The first progress report on the climate and environmental objectives of the 8th Environment Action Programme (8EAP) published by the European Environment Agency today highlights what needs to be done to achieve the EU’s 2030 environmental targets. The report underlines the need to conclude negotiations on the Green Deal proposals the Commission put forward and are still under negotiation, and to deliver systemic changes in key industrial sectors, in particular agriculture, food and mobility. This will be greatly helped by the effective implementation of Green Deal legislation on the ground. The assessment shows progress in areas including greenhouse gas emissions, air quality, greening finances and the overall economy. However, more effort is needed to achieve systemic change across systems (food, energy, mobility, trade, buildings etc.) and ensure wellbeing for all within planetary boundaries.
Some recommendations include shifting the taxation burden to those using more resources and causing more pollution and accelerating the phasing out of environmentally harmful subsidies, which can help increase public and private financing dedicated to the green transition. More progress is also needed on more sustainable production and consumption patterns, while boosting competitiveness, resilience and strategic autonomy. The EU economy is still using too many raw materials and energy sources associated with high levels of air, water and soil pollution, and thus putting significant pressures on ecosystems, biodiversity, land and water.
The progress report is based on the 8th EAP monitoring framework, presented by the Commission in 2022. It monitors and assesses progress in achieving climate and environmental objectives in the EU and its 27 Member States. Building on data evidence and expertise, the report assesses EU progress towards climate neutrality, resilience and global sustainability.
Commissioner for the Environment, Oceans and Fisheries, Virginijus Sinkevičius said:
The European Green Deal is the EU’s plan to tackle the triple crisis of climate change, biodiversity loss and pollution and the 8th Environment Action Programme provides the framework to deliver it. EEA’s progress report shows that despite progress, the impact on the ground is not happening fast enough yet. While most of the Green Deal’s climate legislation has been adopted, important pieces of environmental legislation still need to be agreed. We now need to move forward quickly to adopt the remaining laws and focus on their implementation.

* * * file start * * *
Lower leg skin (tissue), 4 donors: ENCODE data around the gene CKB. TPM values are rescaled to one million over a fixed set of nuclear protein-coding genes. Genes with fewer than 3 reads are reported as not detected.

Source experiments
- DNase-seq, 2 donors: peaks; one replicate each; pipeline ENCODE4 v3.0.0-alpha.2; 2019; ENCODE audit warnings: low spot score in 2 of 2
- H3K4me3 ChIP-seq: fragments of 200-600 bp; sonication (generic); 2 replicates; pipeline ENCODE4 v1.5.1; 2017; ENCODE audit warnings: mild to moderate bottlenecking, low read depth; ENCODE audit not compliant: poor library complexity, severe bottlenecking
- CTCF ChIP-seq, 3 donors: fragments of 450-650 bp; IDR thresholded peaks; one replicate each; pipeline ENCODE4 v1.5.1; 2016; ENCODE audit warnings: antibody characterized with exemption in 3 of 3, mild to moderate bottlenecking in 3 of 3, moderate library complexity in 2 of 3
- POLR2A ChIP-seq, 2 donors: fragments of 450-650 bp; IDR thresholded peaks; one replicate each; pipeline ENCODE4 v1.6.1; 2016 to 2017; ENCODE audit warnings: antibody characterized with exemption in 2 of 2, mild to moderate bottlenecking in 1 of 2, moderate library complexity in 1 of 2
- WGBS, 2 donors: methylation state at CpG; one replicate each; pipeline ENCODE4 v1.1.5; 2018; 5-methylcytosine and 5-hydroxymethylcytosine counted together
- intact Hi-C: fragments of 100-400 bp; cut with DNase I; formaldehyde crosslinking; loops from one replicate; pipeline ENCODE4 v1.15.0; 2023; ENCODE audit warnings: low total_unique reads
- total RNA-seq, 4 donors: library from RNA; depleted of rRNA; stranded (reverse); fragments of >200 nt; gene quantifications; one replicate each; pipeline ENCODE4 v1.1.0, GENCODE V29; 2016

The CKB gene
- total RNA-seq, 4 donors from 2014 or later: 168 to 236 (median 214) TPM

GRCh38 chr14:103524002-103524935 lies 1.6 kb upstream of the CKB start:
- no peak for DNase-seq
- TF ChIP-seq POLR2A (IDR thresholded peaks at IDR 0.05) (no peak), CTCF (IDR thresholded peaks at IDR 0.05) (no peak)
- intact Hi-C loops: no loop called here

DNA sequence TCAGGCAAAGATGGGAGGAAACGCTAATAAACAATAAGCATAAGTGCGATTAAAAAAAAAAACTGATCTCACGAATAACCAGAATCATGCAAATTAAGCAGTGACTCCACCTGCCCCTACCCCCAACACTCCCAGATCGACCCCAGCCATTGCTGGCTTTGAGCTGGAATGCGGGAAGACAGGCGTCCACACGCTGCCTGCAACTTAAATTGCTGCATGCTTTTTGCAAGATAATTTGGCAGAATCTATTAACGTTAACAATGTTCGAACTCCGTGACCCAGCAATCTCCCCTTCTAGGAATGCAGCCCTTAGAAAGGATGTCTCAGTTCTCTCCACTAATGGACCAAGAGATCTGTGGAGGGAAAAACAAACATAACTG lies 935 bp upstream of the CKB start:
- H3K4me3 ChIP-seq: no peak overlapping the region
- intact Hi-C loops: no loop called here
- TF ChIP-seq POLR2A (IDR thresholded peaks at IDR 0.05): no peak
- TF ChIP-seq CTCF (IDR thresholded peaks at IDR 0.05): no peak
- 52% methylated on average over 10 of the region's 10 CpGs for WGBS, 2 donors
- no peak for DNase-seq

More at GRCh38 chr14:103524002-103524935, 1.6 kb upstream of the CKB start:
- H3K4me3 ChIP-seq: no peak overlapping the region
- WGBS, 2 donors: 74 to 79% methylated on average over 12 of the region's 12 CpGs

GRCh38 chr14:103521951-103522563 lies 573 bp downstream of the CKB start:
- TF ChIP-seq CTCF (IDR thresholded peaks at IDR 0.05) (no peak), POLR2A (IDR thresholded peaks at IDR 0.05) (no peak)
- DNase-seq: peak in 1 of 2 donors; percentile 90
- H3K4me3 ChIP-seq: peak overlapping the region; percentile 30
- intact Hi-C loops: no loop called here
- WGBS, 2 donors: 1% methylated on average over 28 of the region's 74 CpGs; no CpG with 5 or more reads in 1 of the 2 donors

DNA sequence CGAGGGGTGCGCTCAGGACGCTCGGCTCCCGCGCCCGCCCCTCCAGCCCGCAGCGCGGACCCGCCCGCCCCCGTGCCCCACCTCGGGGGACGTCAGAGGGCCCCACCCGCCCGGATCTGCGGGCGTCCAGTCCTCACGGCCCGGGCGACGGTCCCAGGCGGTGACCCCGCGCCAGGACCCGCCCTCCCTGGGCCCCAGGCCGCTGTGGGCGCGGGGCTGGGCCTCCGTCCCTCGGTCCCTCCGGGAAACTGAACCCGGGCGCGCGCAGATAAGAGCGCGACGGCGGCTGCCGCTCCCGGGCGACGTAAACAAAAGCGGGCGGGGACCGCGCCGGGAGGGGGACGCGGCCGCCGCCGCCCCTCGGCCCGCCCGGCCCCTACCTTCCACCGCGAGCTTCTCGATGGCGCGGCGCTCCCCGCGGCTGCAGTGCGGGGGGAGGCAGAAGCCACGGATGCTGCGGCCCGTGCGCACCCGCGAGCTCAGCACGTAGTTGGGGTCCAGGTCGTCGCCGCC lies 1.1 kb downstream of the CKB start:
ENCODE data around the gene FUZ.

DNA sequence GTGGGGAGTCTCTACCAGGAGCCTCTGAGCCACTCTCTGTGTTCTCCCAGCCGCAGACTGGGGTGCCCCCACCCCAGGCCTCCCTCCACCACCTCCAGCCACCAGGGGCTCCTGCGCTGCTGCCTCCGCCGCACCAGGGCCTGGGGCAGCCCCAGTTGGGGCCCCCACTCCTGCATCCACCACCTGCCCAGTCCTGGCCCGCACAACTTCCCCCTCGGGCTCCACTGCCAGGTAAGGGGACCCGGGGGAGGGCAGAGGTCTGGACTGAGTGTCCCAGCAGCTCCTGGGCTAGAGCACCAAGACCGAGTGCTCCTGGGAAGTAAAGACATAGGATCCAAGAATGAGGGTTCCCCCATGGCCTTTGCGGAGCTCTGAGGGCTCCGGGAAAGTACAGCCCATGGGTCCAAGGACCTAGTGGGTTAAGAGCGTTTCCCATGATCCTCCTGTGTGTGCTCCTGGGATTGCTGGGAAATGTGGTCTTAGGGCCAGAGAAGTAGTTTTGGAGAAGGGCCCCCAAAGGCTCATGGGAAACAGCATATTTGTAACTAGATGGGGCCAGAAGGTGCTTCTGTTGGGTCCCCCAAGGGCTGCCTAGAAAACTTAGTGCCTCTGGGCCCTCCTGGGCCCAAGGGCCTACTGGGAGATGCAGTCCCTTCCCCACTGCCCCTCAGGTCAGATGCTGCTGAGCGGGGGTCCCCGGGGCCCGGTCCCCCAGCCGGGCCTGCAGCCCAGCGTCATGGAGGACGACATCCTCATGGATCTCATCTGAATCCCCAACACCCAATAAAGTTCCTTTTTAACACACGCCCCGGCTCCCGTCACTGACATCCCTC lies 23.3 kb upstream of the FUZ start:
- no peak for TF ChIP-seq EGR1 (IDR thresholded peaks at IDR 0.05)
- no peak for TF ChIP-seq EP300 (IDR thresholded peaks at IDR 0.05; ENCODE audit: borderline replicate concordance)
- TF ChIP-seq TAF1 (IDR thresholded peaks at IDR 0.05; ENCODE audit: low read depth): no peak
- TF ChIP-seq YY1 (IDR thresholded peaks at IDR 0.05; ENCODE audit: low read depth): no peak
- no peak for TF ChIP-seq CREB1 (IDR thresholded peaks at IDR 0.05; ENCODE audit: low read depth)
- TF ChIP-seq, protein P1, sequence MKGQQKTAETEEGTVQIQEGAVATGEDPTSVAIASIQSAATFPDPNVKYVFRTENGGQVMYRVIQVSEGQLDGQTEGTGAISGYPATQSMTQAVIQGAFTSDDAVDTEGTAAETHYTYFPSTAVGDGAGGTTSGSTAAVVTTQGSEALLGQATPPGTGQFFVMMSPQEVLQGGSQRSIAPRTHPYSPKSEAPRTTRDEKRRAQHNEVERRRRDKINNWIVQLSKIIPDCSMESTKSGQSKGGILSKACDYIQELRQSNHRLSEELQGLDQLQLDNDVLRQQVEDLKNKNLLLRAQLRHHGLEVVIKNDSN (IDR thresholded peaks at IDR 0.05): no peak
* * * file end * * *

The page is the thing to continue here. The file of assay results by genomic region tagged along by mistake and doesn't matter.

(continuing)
Commissioner for Climate Action, Wopke Hoekstra said:
This EEA progress report shows the crucial importance of taking the necessary measures to meet our climate and energy targets. This October, the EU finalised key legislation to ensure we reduce emissions by 55% by 2030. Member States are working hard on implementing this legislation and revising their National Energy and Climate Plans to align them with the 2030 targets. The European Commission will continue to support this work and keep track of our progress so that we have all the measures in place to translate Europe’s climate ambition into action. It is what science demands, and our kids deserve.
The first Environment Action Programme (EAP) celebrates its 50th birthday this year. It was adopted as a Declaration of the Council of the European Communities and the Representatives of the Governments of the Member States on 22 November 1973, to set the principles and objectives of the Community environment policy. It was the EU response to the Club of Rome’s Limits to Growth report, and followed the Declaration of the United Nations conference on the human environment adopted in Stockholm. The 8EAP Decision, adopted in 2022, contributes to delivering the objectives set in the European Green Deal. The EAP is a legal tool to engage governments, administrators and stakeholders to contribute to achieving environmental objectives.
In 2022, the Commission adopted an EU monitoring framework for the 8EAP to measure progress towards the attainment of the Programme’s 2023 and 2050 priority objectives, in consultation with Member States and stakeholders. The framework monitors progress in the EU and its Member States and is based on available data from official European sources. It includes 28 indicators addressing the priority objectives of climate change mitigation and adaptation, circular economy, zero pollution and biodiversity, as well as the objective of addressing climate and environmental pressures, the enabling conditions and the overarching objective of living well, within the planetary boundaries.
8th Environment Action Programme, Decision (EU) 2022/591
Monitoring framework for the 8th Environment Action Programme, COM(2022)357 final
- Publication date
- 18 December 2023
- Directorate-General for Environment